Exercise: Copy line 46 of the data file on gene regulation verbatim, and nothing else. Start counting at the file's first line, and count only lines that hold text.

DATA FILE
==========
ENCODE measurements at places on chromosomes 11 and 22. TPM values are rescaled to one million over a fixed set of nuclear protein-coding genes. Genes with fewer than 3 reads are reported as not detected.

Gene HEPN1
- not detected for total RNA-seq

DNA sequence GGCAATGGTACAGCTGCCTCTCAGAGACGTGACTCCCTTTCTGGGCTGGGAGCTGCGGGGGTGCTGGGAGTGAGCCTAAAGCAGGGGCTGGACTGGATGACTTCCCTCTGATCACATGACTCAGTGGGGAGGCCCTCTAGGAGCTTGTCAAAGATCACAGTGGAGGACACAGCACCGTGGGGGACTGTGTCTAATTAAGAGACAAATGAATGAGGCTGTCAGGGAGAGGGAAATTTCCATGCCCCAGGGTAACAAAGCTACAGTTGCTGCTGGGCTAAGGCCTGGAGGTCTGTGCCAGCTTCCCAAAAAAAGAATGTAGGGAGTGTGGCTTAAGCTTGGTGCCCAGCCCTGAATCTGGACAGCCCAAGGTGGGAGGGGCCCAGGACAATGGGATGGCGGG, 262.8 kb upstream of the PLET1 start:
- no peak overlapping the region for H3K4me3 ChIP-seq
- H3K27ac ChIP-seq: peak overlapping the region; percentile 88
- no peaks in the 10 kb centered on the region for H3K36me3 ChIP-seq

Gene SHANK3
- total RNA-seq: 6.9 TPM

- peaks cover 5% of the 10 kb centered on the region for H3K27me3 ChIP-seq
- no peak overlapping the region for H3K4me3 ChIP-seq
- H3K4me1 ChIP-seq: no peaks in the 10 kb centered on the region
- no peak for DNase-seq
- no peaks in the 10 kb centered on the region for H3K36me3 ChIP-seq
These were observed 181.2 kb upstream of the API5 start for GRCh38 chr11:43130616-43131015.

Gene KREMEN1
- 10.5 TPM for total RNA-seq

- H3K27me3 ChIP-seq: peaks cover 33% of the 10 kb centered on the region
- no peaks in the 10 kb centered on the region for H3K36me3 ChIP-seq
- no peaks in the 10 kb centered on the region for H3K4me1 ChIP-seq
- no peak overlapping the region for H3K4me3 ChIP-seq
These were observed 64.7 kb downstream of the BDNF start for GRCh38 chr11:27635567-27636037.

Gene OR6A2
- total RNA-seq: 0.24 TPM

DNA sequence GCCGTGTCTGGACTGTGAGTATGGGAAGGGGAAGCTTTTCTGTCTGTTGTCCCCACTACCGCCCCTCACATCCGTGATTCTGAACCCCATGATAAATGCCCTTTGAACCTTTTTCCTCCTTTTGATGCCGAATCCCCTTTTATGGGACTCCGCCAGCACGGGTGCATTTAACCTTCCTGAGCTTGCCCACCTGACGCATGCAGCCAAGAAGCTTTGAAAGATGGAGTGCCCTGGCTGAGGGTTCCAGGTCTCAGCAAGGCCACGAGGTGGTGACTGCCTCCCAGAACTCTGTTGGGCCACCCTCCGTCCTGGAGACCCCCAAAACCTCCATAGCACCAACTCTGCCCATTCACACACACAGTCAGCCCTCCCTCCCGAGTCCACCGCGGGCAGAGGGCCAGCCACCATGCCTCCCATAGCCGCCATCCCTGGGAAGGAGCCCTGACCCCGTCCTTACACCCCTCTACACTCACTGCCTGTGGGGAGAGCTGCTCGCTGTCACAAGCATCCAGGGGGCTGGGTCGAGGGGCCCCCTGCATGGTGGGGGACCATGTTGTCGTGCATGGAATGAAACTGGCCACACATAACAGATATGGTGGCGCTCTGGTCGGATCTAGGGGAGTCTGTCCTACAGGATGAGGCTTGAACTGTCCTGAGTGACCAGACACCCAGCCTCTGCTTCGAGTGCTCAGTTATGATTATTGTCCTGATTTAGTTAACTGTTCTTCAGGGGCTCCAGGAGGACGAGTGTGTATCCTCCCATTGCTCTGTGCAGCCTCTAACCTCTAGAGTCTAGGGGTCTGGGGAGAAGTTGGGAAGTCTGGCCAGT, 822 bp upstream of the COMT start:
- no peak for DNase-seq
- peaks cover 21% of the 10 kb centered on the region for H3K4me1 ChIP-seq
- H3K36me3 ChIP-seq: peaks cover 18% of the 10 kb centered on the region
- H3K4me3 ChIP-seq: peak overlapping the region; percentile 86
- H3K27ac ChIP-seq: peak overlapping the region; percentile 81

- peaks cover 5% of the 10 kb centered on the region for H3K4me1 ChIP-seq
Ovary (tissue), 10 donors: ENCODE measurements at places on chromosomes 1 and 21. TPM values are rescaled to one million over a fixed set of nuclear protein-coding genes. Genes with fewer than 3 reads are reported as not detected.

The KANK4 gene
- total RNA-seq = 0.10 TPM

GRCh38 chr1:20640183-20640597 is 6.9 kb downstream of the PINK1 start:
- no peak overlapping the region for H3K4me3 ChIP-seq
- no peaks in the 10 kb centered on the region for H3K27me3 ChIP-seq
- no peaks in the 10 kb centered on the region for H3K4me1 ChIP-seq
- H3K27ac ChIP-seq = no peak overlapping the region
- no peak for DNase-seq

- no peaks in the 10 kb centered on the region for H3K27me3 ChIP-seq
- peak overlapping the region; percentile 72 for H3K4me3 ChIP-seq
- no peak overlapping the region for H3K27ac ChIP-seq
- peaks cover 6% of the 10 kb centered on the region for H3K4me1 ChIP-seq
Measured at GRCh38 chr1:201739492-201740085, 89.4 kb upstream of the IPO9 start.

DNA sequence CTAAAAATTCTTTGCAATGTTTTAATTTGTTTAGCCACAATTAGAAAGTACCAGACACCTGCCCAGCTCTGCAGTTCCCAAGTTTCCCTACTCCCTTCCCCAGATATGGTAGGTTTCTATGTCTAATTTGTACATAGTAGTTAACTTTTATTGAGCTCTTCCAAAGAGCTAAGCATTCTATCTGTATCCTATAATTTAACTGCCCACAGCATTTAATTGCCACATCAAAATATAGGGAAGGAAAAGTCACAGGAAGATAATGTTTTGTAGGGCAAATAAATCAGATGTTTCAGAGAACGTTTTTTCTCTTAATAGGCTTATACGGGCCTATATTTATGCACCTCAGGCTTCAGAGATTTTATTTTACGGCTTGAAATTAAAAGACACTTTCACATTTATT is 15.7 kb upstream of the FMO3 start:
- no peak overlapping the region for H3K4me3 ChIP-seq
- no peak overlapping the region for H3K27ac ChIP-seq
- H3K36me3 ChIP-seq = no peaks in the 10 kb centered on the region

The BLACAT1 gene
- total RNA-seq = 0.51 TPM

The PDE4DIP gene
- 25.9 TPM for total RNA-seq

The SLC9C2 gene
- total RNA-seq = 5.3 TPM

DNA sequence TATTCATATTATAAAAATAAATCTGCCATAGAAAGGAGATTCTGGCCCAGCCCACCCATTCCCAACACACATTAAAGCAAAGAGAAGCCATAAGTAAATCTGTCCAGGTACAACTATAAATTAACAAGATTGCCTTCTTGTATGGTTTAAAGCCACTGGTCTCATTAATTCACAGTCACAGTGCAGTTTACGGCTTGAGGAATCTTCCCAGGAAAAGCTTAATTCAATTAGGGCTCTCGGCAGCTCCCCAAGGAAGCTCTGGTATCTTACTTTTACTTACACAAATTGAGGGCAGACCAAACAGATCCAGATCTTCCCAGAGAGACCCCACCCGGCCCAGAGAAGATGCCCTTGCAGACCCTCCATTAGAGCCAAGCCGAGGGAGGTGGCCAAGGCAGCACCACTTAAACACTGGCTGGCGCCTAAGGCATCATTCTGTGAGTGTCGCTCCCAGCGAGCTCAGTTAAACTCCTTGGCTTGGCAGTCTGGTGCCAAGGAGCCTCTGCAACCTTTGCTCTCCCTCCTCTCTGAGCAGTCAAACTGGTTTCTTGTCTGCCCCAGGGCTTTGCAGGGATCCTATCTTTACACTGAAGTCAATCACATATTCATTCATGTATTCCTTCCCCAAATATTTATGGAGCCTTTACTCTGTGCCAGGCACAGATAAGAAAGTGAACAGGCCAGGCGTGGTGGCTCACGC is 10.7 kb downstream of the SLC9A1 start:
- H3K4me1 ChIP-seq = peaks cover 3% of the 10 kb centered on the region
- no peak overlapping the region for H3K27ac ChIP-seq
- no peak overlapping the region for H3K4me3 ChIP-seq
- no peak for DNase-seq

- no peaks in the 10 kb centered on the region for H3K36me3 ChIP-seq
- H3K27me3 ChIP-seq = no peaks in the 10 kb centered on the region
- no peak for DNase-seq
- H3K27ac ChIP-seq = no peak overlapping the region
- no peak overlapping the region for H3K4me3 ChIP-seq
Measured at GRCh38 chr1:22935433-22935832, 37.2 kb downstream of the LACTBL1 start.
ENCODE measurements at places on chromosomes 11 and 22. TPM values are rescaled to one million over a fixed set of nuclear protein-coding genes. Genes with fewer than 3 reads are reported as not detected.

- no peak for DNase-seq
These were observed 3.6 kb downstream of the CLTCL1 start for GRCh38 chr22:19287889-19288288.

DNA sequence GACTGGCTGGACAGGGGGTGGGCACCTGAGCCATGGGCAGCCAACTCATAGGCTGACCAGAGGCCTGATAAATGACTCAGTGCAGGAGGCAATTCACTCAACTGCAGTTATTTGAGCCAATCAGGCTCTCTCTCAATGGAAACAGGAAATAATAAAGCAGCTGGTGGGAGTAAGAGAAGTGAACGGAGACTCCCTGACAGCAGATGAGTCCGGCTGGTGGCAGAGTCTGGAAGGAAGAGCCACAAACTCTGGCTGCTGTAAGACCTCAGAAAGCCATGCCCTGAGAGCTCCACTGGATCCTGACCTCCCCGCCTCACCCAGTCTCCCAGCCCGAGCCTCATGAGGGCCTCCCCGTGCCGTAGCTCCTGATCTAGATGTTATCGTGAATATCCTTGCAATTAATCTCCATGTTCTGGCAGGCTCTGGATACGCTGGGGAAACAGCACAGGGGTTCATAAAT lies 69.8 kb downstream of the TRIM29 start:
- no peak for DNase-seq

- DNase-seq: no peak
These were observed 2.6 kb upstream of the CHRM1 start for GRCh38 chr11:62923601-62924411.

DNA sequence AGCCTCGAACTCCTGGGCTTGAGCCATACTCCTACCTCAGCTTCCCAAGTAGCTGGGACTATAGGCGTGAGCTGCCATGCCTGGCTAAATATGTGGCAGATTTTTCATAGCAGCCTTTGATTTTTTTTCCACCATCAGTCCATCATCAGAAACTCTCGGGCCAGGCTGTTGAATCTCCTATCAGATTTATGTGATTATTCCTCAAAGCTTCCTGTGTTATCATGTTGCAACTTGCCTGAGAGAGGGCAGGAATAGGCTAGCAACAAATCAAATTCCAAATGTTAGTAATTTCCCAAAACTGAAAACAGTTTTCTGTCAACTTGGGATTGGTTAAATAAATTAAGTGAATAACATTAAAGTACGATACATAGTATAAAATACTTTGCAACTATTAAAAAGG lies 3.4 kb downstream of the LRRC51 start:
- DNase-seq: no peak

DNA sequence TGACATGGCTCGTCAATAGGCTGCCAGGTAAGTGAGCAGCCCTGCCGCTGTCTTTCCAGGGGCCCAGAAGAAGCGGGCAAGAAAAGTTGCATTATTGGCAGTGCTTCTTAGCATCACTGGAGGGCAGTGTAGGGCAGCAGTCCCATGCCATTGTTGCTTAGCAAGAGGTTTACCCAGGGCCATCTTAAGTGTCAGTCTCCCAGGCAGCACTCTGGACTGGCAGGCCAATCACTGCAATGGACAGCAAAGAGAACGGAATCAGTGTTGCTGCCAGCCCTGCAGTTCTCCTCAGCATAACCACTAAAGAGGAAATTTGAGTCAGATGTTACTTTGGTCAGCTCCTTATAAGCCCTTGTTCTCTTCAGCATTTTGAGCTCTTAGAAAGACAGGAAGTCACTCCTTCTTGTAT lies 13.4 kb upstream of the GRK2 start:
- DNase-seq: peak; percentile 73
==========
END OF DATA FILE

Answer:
DNA sequence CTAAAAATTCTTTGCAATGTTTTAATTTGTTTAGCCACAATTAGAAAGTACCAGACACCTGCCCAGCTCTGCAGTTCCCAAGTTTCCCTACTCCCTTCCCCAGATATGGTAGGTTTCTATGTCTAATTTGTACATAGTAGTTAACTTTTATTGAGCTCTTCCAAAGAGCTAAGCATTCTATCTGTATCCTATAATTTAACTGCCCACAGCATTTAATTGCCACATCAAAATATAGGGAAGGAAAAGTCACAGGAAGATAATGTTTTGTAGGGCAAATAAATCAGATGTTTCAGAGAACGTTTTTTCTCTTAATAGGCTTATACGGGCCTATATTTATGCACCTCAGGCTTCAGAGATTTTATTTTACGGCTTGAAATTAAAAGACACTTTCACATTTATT is 15.7 kb upstream of the FMO3 start: